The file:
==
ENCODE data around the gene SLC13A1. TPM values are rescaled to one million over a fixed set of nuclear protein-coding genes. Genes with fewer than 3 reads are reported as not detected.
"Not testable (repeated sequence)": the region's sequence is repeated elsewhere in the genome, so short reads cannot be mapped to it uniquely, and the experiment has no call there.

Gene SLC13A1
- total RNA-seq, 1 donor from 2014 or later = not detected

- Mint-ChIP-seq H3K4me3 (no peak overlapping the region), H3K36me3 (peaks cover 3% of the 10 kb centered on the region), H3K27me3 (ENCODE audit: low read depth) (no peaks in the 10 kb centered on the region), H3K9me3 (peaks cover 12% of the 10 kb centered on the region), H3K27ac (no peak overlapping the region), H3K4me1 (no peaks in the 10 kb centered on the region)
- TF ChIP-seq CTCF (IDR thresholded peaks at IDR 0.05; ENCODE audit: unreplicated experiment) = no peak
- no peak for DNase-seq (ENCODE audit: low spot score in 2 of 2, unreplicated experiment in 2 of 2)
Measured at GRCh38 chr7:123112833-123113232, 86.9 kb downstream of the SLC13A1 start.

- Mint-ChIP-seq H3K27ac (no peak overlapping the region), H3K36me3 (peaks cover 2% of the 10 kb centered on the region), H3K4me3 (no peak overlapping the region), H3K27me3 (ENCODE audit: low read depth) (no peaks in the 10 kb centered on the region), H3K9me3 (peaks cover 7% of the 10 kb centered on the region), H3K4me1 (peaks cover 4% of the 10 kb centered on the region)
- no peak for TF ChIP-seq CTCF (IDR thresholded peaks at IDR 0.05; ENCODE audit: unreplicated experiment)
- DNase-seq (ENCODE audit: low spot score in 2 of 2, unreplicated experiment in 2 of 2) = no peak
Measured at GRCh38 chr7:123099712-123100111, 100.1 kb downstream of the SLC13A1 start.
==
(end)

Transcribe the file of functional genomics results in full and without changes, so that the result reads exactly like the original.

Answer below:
ENCODE data around the gene SLC13A1. TPM values are rescaled to one million over a fixed set of nuclear protein-coding genes. Genes with fewer than 3 reads are reported as not detected.
"Not testable (repeated sequence)": the region's sequence is repeated elsewhere in the genome, so short reads cannot be mapped to it uniquely, and the experiment has no call there.

Gene SLC13A1
- total RNA-seq, 1 donor from 2014 or later = not detected

- Mint-ChIP-seq H3K4me3 (no peak overlapping the region), H3K36me3 (peaks cover 3% of the 10 kb centered on the region), H3K27me3 (ENCODE audit: low read depth) (no peaks in the 10 kb centered on the region), H3K9me3 (peaks cover 12% of the 10 kb centered on the region), H3K27ac (no peak overlapping the region), H3K4me1 (no peaks in the 10 kb centered on the region)
- TF ChIP-seq CTCF (IDR thresholded peaks at IDR 0.05; ENCODE audit: unreplicated experiment) = no peak
- no peak for DNase-seq (ENCODE audit: low spot score in 2 of 2, unreplicated experiment in 2 of 2)
Measured at GRCh38 chr7:123112833-123113232, 86.9 kb downstream of the SLC13A1 start.

- Mint-ChIP-seq H3K27ac (no peak overlapping the region), H3K36me3 (peaks cover 2% of the 10 kb centered on the region), H3K4me3 (no peak overlapping the region), H3K27me3 (ENCODE audit: low read depth) (no peaks in the 10 kb centered on the region), H3K9me3 (peaks cover 7% of the 10 kb centered on the region), H3K4me1 (peaks cover 4% of the 10 kb centered on the region)
- no peak for TF ChIP-seq CTCF (IDR thresholded peaks at IDR 0.05; ENCODE audit: unreplicated experiment)
- DNase-seq (ENCODE audit: low spot score in 2 of 2, unreplicated experiment in 2 of 2) = no peak
Measured at GRCh38 chr7:123099712-123100111, 100.1 kb downstream of the SLC13A1 start.